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EPA-Expo-Box (A Toolbox for Exposure Assessors)

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Inhalation

Methods

When a contaminant is taken into the body via inhalation, the amount that gets into the body in a biologically available form is called the dose. There are a few different ways to measure dose (U.S. EPA, 1992):

  • Potential dose is the amount of contaminant inhaled (i.e., amount that gets in the mouth or nose), not all of which is actually absorbed.
  • Applied dose is the amount of contaminant at the absorption barrier (e.g., respiratory tract) that can be absorbed by the body.
  • Internal dose is the amount of contaminant that gets past the exchange boundary (lung) and into the blood, or the amount of the contaminant that can interact with organs and tissues to cause biological effects.
  • Biologically effective dose is the amount of contaminant that interacts with the internal target tissue or organ.
Illustration of Inhalation Route: Exposure and Dose
Illustration of Inhalation Route: Exposure and Dose (U.S. EPA, 1992)

The amount of chemical that is absorbed through the lung (i.e., the internal dose) may vary from the amount of the substance that is inhaled (i.e., the potential dose) based on the anatomy and physiology of the respiratory system and characteristics of the chemical. Assessors should be aware of how internal dose might vary from potential dose when evaluating potential risk.

Inhalation—A Complicating Factor

According to EPA’s Exposure Factors Handbook: 2011 Edition: “The Agency defines exposure as the chemical concentration at the boundary of the body (U.S. EPA, 1992). In the case of inhalation, the situation is complicated by the fact that oxygen exchange with carbon dioxide takes place in the distal portion of the lung. The anatomy and physiology of the respiratory system as well as the characteristics of the inhaled agent diminishes the pollutant concentration in inspired air (potential dose) such that the amount of a pollutant that actually enters the body through the upper respiratory tract (especially the nasal-pharyngeal and tracheo-bronchial regions) and lung (internal dose) is less than that measured at the boundary of the body.”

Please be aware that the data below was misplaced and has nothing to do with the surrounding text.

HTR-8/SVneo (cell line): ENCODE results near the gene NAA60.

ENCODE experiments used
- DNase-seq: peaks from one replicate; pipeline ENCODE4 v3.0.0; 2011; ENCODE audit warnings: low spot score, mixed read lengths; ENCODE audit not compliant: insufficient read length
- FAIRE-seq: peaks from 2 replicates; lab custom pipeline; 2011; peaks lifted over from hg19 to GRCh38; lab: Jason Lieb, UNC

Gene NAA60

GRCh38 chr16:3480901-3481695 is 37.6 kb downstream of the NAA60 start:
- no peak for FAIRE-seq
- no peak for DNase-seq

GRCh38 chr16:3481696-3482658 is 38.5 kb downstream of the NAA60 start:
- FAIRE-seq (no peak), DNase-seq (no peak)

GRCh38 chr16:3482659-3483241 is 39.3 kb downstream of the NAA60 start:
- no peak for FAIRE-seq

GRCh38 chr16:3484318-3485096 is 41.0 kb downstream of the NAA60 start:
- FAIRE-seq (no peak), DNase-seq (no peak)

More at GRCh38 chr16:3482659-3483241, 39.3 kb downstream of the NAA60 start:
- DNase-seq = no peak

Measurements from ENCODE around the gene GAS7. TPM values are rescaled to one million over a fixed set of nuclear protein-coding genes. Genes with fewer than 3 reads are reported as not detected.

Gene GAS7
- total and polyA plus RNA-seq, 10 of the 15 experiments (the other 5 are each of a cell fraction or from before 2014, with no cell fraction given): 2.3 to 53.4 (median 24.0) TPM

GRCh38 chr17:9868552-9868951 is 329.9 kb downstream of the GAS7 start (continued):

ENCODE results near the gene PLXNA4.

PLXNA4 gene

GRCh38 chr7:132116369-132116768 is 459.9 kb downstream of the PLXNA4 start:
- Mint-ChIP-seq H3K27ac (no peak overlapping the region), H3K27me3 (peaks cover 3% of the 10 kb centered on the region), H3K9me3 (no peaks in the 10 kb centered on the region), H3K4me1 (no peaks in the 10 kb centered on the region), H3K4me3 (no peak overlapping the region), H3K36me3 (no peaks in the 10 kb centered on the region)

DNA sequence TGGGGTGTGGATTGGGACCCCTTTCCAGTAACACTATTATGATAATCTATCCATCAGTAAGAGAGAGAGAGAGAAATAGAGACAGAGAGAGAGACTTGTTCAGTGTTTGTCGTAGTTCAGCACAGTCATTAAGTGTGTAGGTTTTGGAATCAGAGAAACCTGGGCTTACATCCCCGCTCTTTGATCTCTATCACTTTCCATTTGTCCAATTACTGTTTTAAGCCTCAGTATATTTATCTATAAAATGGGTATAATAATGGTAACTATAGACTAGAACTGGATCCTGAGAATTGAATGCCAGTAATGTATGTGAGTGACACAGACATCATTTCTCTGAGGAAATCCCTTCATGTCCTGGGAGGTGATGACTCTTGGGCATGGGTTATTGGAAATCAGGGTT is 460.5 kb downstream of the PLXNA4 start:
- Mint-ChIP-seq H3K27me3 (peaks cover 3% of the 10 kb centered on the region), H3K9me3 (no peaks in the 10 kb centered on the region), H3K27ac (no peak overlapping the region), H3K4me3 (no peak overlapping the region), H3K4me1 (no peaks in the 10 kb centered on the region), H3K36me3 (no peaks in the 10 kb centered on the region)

When using inhalation dose-response values (i.e., reference concentrations [RfCs] for evaluating noncancer effects or inhalation unit risk [IURs] for evaluating cancer effects) from the Integrated Risk Information System (IRIS) to characterize risk, it is not necessary to calculate the inhaled (i.e., applied) dose because the IRIS methodology accounts for inhalation rates in the development of “dose-response” relationships. Instead, only an air concentration is needed to evaluate health concerns. The methods used in developing noncancer inhalation dose-response values for IRIS are discussed in more detail in the U.S. EPA report entitled Methods for Derivation of Inhalation Reference Concentrations and Application of Inhalation Dosimetry (U.S. EPA, 1994).

The Superfund Program has also recently updated its approach for determining inhalation risk, eliminating the use of inhalation rates when evaluating exposure to air contaminants as described in Risk Assessment Guidance for Superfund (Part F, Supplemental Guidance for Inhalation Risk Assessment) (U.S. EPA, 2009). This updated methodology recommends that risk assessors use the concentration of the contaminant in air (Cair) as the exposure metric (e.g., mg/m3) instead of the intake of a contaminant in air based on inhalation rate and body weight (dose; e.g., mg/kg-day). Inhalation risk assessments may require that Cair be adjusted to represent exposure over various timeframes. The calculation to estimate an adjusted air concentration is different for noncarcinogens and carcinogens. For noncarcinogens, the concentration is adjusted based on the time over which exposure occurs (i.e., the exposure duration). For carcinogens, the concentration is averaged over the lifetime of the individual (see Calculations tab of this module).

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